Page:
Some playwrights mellow with age, but not David Hare. His sense of righteous indignation knows no bounds. According to press reports, the reason he decided to open his latest play on Broadway is because he still bears a grudge against Nicholas Hytner for refusing to schedule more performances of Stuff Happens at the National. Alas, The Vertical Hour got a fairly lukewarm review in the all-important New York Times, though it remains to be seen whether Hare will publicly attack the critic concerned, as he did when Frank Rich gave The Secret Rapture the thumbs down in 1989.
Hare's irascibility is on full display in Peter Hall's revival of Amy's View, a play that debuted at the National in 1997. The target of his ire is a callow young critic named Dominic who achieves fame and fortune by attacking the theatre on an imaginary weekly television programme. He is contrasted, unfavourably, with Esme, an actress who refuses to abandon the stage, in spite of the fact that it has fallen out of fashion in this vulgar, media-saturated age. The connection between the two is that Dominic is married to Esme's daughter, the Amy of the title.
To begin with, I had difficulty getting past the absurdly self-serving nature of this set up. Hare, who clearly identifies with Esme, seems to be inviting audiences to applaud the heroism of playwrights like himself who's loyalty to their profession remains steadfast no matter how financially ruinous it becomes. Yet a moment's reflection reveals that Hare's career is far more lucrative than that of a mere critic. Panellists on Newsnight Review, which seems to be the programme Hare's thinking of, are paid a grand total of £600 per appearance. Even if a critic appeared on it every week for five years, he still wouldn't earn what Hare did for writing the screenplay to The Hours. Once you throw in the money he earns for plays like Amy's View and The Vertical Hour--a hefty fee for the rights plus at least 6% of gross box office receipts--his annual earnings must be nudging £1 million. How high, exactly, does Hare's income have to climb before he stops feeling like an underdog?
Still, once I'd managed to curb my own feelings of indignation, I couldn't help noticing that Amy's View does have several things going for it. Felicity Kendall as Esme and Ryan Kiggell as Dominic manage to inject some real sexual heat into their argument about the value of high and low culture, and whenever they're on stage together the play sparks into life. Unfortunately, their exchanges only take up about 25% of the two-hours-and-twenty-minutes running time, with the rest being given over to Esme's troubled relationship with her lover and her daughter. These scenes are much less successful--and not obviously connected to the cultural debate that forms the main subject of the play. Taken as a whole, Amy's View feels diffuse and chaotic. Hare has put too much faith in his intuition at the expense of the organising intelligence that he uses to such powerful effect in his documentary plays.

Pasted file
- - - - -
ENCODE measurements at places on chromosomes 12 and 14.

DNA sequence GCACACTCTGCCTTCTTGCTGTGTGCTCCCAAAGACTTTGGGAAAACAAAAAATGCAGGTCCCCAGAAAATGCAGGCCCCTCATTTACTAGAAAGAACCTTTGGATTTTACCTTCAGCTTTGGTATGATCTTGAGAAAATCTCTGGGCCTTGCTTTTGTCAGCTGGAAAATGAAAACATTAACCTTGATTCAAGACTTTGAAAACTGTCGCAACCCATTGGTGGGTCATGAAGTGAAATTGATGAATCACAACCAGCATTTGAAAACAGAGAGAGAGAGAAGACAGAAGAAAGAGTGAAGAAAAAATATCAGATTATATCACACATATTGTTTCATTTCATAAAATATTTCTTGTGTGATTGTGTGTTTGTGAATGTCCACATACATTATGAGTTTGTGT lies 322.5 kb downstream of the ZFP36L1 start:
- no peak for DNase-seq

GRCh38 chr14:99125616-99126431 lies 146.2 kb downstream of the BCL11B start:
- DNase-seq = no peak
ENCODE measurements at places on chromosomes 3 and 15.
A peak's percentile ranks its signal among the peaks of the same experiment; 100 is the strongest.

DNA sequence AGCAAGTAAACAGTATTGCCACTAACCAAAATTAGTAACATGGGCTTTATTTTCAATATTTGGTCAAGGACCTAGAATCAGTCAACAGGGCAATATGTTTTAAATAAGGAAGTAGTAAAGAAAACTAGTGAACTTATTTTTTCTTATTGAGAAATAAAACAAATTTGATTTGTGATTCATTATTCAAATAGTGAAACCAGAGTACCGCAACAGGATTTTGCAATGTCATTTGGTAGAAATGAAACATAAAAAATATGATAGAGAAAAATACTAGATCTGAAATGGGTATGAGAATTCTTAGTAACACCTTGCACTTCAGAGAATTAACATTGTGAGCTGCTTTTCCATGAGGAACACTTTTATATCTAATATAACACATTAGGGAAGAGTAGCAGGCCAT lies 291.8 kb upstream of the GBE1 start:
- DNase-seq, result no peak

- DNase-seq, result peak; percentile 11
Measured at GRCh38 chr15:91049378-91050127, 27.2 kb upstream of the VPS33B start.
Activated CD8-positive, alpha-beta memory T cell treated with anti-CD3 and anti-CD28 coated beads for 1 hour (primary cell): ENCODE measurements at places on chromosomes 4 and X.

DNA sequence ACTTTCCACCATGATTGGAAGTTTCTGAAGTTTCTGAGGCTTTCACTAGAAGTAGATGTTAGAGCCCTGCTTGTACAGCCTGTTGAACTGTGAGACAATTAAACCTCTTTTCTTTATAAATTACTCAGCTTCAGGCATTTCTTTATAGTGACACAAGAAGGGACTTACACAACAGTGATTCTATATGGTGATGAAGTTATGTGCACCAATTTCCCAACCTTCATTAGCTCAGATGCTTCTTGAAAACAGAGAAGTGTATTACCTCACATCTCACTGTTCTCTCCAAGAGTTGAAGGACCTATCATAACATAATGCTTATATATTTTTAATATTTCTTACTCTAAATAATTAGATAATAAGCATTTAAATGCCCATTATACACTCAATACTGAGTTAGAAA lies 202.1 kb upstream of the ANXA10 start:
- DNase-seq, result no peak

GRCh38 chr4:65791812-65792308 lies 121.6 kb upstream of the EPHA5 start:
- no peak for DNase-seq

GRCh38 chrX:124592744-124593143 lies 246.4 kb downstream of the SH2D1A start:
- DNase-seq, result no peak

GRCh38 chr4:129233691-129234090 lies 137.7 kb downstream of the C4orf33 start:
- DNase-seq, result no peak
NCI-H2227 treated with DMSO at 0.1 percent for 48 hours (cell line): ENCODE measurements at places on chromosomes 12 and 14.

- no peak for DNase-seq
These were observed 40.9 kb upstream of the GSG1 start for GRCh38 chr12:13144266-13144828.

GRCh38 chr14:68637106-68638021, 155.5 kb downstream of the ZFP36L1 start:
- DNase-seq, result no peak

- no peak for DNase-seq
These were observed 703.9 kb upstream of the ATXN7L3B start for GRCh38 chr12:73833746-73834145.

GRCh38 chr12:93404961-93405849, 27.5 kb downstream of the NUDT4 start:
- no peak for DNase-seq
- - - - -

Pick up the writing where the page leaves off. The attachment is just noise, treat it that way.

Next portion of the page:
Whipping It Up, a new comedy by Steve Thompson, is a good deal more fun, though not without its faults. Set in the Whips' office following a narrow Conservative victory at the next General Election, the play chronicles the efforts that the Chief Whip and his Deputy make to preserve their party's majority. The first half rattles along at a cracking pace and is full of choice one-liners delivered in fine style by Richard Wilson and Robert Bathurst, but the second half feels cluttered, with too many loose ends being tied up. It ends with more of a whimper than a bang, which is flaw in a comedy, particularly one that has designs on the West End, as Whipping It Up clearly does.
Still, these shortcomings are minor and easily fixed. More problematic is the fact that Whipping It Up has very little to say about the way in which politics is practised in contemporary Britain. Apart from a couple of disparaging references to David Cameron's inexperience, this play could have been written at any time in the last 25 years. More or less its sole point is that the whips engage in a great deal of skulduggery to prevent their party being defeated in the Commons, but not only is that old news (see House of Cards), it's not even clear that there's anything wrong with it. If Thompson thinks that's a shortcoming of our Parliamentary system, he doesn't say why. Whipping It Up has been described by some of my colleagues as a "satire", but it's not clear what, if anything, it's satirising. On the contrary, it feels more like an affectionate tribute to the Whips' office.
I don't want to be too mean about Whipping It Up. It's very well-researched--ex-Tory Whip Gyles Brandreth is Thompson's man on the inside, apparently--and laugh-out-loud funny throughout. It just doesn't feel like the kind of bilious political satire that the West End is crying out for.